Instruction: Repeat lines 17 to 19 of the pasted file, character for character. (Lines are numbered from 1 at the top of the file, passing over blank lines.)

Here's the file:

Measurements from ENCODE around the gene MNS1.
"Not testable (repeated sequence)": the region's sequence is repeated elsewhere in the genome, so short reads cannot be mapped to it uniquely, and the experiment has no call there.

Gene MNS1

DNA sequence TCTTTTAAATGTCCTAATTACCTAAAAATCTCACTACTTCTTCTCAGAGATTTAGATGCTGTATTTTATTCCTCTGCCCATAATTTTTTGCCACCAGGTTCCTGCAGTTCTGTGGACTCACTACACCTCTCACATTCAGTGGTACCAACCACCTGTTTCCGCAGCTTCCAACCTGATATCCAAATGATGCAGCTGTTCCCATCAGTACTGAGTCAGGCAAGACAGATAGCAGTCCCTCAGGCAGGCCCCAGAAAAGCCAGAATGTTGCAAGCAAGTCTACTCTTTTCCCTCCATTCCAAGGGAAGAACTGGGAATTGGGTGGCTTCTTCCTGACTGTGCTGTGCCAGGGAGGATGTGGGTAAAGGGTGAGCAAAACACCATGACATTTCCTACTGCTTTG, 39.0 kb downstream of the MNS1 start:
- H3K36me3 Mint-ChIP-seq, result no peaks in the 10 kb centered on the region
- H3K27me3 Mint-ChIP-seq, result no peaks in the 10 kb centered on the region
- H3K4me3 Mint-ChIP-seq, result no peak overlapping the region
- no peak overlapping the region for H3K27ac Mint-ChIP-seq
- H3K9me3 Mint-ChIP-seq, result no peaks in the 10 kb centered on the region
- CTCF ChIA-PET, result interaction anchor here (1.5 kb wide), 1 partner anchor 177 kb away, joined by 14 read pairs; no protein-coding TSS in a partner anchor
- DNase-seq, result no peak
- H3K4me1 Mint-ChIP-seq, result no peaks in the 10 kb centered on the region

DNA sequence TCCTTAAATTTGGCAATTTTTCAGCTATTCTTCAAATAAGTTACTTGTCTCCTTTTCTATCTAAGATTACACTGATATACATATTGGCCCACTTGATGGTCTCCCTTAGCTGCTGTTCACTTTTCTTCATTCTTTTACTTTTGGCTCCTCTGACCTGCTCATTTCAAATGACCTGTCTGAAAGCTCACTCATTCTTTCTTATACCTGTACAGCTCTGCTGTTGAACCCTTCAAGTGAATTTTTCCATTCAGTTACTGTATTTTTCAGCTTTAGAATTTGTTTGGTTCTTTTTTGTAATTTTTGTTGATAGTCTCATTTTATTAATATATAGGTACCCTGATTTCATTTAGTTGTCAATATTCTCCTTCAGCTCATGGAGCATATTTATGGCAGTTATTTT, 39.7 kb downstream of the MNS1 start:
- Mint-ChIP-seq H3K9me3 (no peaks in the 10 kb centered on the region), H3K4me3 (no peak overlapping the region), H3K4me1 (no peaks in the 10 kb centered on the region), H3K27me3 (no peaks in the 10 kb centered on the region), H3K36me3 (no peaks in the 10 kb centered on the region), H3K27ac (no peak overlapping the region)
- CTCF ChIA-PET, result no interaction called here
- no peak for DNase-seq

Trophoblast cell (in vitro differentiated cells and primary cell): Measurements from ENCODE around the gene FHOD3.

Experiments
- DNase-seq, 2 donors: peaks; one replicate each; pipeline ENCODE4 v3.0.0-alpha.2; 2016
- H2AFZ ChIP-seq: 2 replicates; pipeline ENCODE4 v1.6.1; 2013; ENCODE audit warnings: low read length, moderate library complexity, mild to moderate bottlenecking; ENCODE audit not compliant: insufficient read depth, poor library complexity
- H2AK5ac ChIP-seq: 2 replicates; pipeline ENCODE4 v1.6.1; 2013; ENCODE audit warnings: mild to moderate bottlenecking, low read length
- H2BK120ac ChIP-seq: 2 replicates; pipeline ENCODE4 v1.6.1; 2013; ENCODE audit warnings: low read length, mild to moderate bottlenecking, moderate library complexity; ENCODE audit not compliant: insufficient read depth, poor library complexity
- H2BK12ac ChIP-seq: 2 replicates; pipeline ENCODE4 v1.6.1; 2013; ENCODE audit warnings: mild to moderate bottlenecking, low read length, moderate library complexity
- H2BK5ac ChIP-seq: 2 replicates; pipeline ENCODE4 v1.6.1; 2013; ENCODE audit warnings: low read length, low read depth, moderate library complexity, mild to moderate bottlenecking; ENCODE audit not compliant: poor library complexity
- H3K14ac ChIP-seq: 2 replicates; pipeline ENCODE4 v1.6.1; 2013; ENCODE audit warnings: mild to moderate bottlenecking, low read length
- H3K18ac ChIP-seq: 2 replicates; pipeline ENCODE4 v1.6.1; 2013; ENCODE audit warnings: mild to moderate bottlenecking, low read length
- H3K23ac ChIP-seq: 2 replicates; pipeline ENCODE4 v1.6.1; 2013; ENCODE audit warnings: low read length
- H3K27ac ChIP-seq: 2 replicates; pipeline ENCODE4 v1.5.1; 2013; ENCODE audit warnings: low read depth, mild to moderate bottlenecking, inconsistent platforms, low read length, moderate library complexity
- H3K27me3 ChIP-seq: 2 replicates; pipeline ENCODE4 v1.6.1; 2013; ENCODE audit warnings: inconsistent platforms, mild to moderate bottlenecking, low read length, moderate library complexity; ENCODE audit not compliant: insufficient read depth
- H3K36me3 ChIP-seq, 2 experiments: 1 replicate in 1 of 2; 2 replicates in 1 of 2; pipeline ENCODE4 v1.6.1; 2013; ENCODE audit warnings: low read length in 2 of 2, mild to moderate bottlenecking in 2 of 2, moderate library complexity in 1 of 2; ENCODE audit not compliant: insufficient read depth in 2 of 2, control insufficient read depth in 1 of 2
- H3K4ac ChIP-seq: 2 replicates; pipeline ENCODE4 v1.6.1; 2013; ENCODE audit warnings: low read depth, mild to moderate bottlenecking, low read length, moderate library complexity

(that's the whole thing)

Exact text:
Trophoblast cell (in vitro differentiated cells and primary cell): Measurements from ENCODE around the gene FHOD3.

Experiments
- DNase-seq, 2 donors: peaks; one replicate each; pipeline ENCODE4 v3.0.0-alpha.2; 2016